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Ventura County considers letting public decide on pension increases

'It's an opportunity for more accountability to the people who pay the bills,' a supervisor says. As the cost of public workers' retirement benefits soars, some governments are giving voters a say.

June 24, 2009|Catherine Saillant

Alarmed by spiraling pension debt, Ventura County could join a growing number of local governments requiring that future increases in retirement benefits for public employees be put on the ballot.

Voters in Orange County and the city of San Diego in recent years have stripped benefit-granting authority from their elected officials, reserving that power for the electorate. San Francisco has required voter approval of pension benefit hikes since its founding charter over a century ago.

The Ventura County Grand Jury recently recommended that voters there be given the same opportunity. Two members of the Board of Supervisors said they are willing to consider the proposal.

Advocates say the idea is increasingly appealing as a way to keep a lid on retirement costs, which have exploded as generous packages have been approved through collective bargaining. Orange County and San Diego have both struggled to pay mounting costs after granting pensions that, in some cases, provide 90% to 100% of pay beginning at age 50.

Ventura County is also seeing higher retirement costs even though it hasn't granted the richest pensions.

Supervisor Peter Foy believes it's time for change.

"It's an opportunity for more accountability to the people who pay the bills," he said.

Ventura County supervisors in recent years have resisted union demands to improve retirements benefits, particularly for sheriff's deputies and firefighters. But the pressure is constant, and Foy said a voter mandate could check the ability of future boards to grant more costly retirements.

"People over the years have been irresponsible about this stuff," said Foy, who plans to bring the issue before the supervisors in the next few weeks.

Board Chairman Steve Bennett said he's willing to look at the proposal: "Philosophically, I'm attracted to it. But I want to make sure there aren't unintended consequences."

A majority of the five-member board would have to agree to place such a plan on the ballot. Foy thinks a measure could be vetted in time for the June 2010 election.

Grand Jury foreman Ron Zenone said the panel investigated pension costs because they account for a large portion of the county's general fund. Pension costs grew 327% over the last decade and are projected to increase 20% to 25% a year for several years.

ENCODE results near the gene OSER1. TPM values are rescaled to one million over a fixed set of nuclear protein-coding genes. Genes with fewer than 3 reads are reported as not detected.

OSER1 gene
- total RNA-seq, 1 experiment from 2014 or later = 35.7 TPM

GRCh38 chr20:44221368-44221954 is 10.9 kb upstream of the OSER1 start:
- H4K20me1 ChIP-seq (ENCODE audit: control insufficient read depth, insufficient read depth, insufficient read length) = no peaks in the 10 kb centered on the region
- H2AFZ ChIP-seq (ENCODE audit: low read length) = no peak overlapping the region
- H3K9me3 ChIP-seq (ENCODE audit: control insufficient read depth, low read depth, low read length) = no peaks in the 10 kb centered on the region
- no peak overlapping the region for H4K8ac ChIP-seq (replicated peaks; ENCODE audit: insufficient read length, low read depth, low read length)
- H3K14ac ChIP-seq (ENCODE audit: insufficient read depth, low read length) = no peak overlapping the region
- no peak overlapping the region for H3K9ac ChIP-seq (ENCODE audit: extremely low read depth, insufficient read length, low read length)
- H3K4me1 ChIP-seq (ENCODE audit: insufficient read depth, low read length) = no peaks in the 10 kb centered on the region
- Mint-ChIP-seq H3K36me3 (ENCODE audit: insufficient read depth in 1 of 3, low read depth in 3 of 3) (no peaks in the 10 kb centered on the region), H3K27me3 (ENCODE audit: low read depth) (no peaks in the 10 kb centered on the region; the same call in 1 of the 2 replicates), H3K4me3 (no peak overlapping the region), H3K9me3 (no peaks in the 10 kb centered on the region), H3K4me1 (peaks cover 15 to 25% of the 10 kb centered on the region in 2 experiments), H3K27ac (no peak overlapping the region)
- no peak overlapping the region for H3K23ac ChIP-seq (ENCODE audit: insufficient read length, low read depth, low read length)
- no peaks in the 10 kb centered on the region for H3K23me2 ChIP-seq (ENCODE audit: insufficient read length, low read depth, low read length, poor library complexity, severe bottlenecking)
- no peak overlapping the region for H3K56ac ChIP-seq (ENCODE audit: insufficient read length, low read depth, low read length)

Ventura County is hardly alone. Eight years after granting one of the most lucrative pension plans in the state, San Diego County is trying to rein in costs by creating a tier of employees with lesser benefits. In February, the county's retirement fund had lost $2.5 billion, or about 30% of its value, as the stock market plunged. At that time, Dianne Jacob, chairwoman of the Board of Supervisors, said the county would have to increase its annual payment from $300 million to $700 million in five years.

Riverside County government, too, is looking to trim benefit costs after granting costly enhancements, and the Bay Area city of Vallejo declared bankruptcy last year in part because of climbing retirement payments.

Public employee unions have resisted allowing the public to vote on their pensions.

Mark Siegel, a spokesman for the American Federation of State, County and Municipal Employees, said bargaining can be complex and the public often lacks the information to fully understand negotiations.

"Voters don't always know the details," he said.

San Francisco has required voter approval of pension benefit increases since 1889. But the electorate has not rejected every enhancement in knee-jerk fashion, city records show.

Of 117 pension proposals put before voters, 78 have been approved and 39 rejected, said San Francisco retirement chief Clare Murphy. Hearings to explain the proposed change occur before each ballot, she said.

City workers' retirements are about average in the state, she said, adding that in June 2008, retirement accounts were 103.8% funded.

"You trade rich benefits for fund security," she said.

Even for municipalities that have ceded authority to the electorate, the problem is that pension benefits cannot be taken away once granted. That means taxpayers are stuck holding the bill for past actions, said Orange County Supervisor John Moorlach.

Increasing retirements, fluctuating fund values and pension enhancements have taken the county's once-flush retirement system from near-full funding to something closer to 60%, he said.

The county's Measure J, passed last year, mandates that voters approve any benefit increase. But the measure "only prevents the debt from expanding," Moorlach said. "It doesn't eliminate the problem right now. You still have the pig going through the python."


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